Accessing Data

Last modified: October 30, 2019

Unlike google sheets where everyone can get access to data with a simple click. Getting to run queries against a database requires getting permissions. Access is most commonly given out through a BI tool instead of credentials into the database itself.

Making this part of onboarding at your company will save numerous headaches. Otherwise you will receive random pings to get access all the time. The default should be to give people access and to help train them to use SQL so they can answer most of their data related questions.

Asking a question

Once people have access they might need help understanding how to ask a question of the database. People are used to typing half thought out things into Google and getting a pretty satisfying answer. Unfortunately this is not currently possible within a company. Instead you have to write more specific questions to get the data you want.

Let’s start with an everyday life question that we type into Google.

What age is Obama?

Google query example

Google can answer this without you even hitting enter on the keyboard. In companies we have to write out questions in SQL.

SELECT age FROM people WHERE name = 'obama'

We put the data that we want in the SELECT statement (age) and we put what table that data exists in, in the FROM statement (people). Lastly put conditions to find what matches our criteria in the WHERE statement (name=’obama’)

diagram showing what WHERE, FROM, and SELECT mean visually

That SQL query on this example table would give us 57.

Writing SQL for the first time

The easiest way to write SQL is to draw the table you wish you had to answer the question you have in your mind. Fill out the columns and put in some values that you might expect to get back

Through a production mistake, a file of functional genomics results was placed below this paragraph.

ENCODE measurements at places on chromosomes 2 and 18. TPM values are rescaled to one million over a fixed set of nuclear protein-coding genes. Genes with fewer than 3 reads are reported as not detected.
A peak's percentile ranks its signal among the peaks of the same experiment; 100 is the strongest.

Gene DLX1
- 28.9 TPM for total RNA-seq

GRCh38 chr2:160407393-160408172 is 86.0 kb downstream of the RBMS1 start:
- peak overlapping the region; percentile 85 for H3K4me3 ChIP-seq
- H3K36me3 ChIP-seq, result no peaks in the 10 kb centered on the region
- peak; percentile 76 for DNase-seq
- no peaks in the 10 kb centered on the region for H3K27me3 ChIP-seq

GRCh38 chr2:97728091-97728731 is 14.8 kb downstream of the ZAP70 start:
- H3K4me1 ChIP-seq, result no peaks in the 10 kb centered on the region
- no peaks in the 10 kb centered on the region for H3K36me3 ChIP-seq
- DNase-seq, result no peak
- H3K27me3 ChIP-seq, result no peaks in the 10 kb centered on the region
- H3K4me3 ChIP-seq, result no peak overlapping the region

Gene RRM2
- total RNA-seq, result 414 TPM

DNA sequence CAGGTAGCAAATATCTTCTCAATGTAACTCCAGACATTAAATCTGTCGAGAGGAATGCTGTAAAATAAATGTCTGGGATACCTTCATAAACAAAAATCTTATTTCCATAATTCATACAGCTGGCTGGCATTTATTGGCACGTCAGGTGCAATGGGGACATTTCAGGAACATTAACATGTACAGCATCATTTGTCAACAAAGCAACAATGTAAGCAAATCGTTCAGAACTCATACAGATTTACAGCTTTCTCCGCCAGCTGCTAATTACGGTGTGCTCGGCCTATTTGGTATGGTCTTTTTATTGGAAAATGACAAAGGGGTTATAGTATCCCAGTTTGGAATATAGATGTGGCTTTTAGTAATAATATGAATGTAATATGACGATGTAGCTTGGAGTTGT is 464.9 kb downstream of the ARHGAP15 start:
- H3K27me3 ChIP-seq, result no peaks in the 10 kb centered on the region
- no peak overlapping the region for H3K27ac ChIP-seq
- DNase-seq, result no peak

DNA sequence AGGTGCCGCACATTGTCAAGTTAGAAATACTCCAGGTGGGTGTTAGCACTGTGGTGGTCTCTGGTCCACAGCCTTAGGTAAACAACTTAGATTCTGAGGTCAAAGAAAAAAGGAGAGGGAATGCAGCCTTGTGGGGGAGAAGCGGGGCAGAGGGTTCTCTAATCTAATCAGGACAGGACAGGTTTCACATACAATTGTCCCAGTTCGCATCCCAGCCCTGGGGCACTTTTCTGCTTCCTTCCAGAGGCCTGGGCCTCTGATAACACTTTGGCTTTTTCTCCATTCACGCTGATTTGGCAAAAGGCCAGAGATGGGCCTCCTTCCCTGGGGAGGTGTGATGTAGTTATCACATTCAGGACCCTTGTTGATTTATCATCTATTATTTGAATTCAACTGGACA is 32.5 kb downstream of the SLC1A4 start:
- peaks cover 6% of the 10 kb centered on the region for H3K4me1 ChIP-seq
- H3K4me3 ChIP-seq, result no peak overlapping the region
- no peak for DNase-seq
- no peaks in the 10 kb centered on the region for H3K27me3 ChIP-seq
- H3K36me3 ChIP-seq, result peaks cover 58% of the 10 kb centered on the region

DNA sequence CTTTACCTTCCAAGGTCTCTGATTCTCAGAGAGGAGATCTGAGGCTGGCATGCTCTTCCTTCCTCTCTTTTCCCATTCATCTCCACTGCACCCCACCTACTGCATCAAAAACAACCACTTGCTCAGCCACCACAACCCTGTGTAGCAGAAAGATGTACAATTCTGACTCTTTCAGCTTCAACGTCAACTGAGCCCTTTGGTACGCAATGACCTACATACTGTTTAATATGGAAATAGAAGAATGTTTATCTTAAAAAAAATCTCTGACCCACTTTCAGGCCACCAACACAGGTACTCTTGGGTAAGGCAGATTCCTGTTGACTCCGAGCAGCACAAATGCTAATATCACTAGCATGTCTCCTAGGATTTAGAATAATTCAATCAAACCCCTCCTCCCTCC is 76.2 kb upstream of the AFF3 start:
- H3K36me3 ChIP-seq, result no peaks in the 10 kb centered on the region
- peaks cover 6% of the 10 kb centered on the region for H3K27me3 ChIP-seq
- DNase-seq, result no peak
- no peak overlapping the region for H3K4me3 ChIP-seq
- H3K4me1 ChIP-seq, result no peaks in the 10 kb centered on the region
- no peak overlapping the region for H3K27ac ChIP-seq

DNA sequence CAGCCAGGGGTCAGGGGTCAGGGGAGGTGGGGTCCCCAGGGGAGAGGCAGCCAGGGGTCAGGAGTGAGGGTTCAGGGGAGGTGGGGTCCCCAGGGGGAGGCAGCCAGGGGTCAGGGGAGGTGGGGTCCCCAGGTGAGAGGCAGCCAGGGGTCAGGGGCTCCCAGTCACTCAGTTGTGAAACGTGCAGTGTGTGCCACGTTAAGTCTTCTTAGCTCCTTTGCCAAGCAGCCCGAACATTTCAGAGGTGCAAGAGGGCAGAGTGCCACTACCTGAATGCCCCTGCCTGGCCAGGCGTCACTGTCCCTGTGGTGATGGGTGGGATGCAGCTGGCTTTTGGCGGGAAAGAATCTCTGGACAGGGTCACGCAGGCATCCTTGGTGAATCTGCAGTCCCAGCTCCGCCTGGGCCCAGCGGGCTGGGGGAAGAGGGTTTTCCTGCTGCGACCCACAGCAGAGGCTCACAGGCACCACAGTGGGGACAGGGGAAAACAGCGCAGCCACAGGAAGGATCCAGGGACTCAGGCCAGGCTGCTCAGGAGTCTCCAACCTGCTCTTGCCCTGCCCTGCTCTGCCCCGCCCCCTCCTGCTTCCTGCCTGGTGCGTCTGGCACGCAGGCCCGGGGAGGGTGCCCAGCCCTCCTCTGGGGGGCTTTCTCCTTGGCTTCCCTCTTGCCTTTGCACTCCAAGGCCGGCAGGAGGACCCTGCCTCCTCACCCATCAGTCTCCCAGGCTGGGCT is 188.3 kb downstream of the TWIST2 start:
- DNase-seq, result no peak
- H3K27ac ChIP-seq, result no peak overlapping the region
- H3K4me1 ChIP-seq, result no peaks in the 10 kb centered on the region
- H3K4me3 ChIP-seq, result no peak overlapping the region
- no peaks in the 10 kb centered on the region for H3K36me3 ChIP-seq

SQL query results

The columns you have written down will go in your SELECT statement.

SELECT name, age

The FROM part is a bit trickier, we have to specify what table it is from. It may not be obvious what the table is called so we will need to look at the schema to see what table contains the fields we want.

Sample table

In this case we can see that the people table has both name and age so we can put the table name in the FROM statement.

SELECT name, age
FROM people

The WHERE clause needs to specify any specific about what records we want from this table. In this case we want the record where the name is equal to obama

SELECT name, age
FROM people
WHERE name = 'obama'

This would give us:

SQL query results

Lastly if we only want to see the age we can remove name from the SELECT statement and get the answer that Google would have provided.

SELECT age
FROM people
WHERE name = 'obama'

SQL query results

Exploring tables

It might not always be easy to know if the data is in the table you are looking at by examining the schema. In which case you can run a query to show you all the fields and records for a table. Instead of having to type out every field name you can put an asterisk in the SELECT statement.

SELECT *
FROM people

This lets you see all the data in that table. If you are exploring the data to figure out what it contains we suggest limiting the amount of records you get back to improve the speed of the query. You do this in a LIMIT statement that comes at the end of the query and you specify the number of rows you want to see.

SELECT *
FROM people
LIMIT 2

Summary

  • Access to a database needs to be provided to you by someone on the data or IT team
  • Asking a question of a company’s data is similar to googling a question but requires you to ask it in a very particular way
  • Writing out the table you wish you had is an easy way to help you write the query you want
  • Finding which tables the data you need is in can be challenging but using SELECT * and LIMIT you can quickly explore tables in a schema

Written by: Matt David
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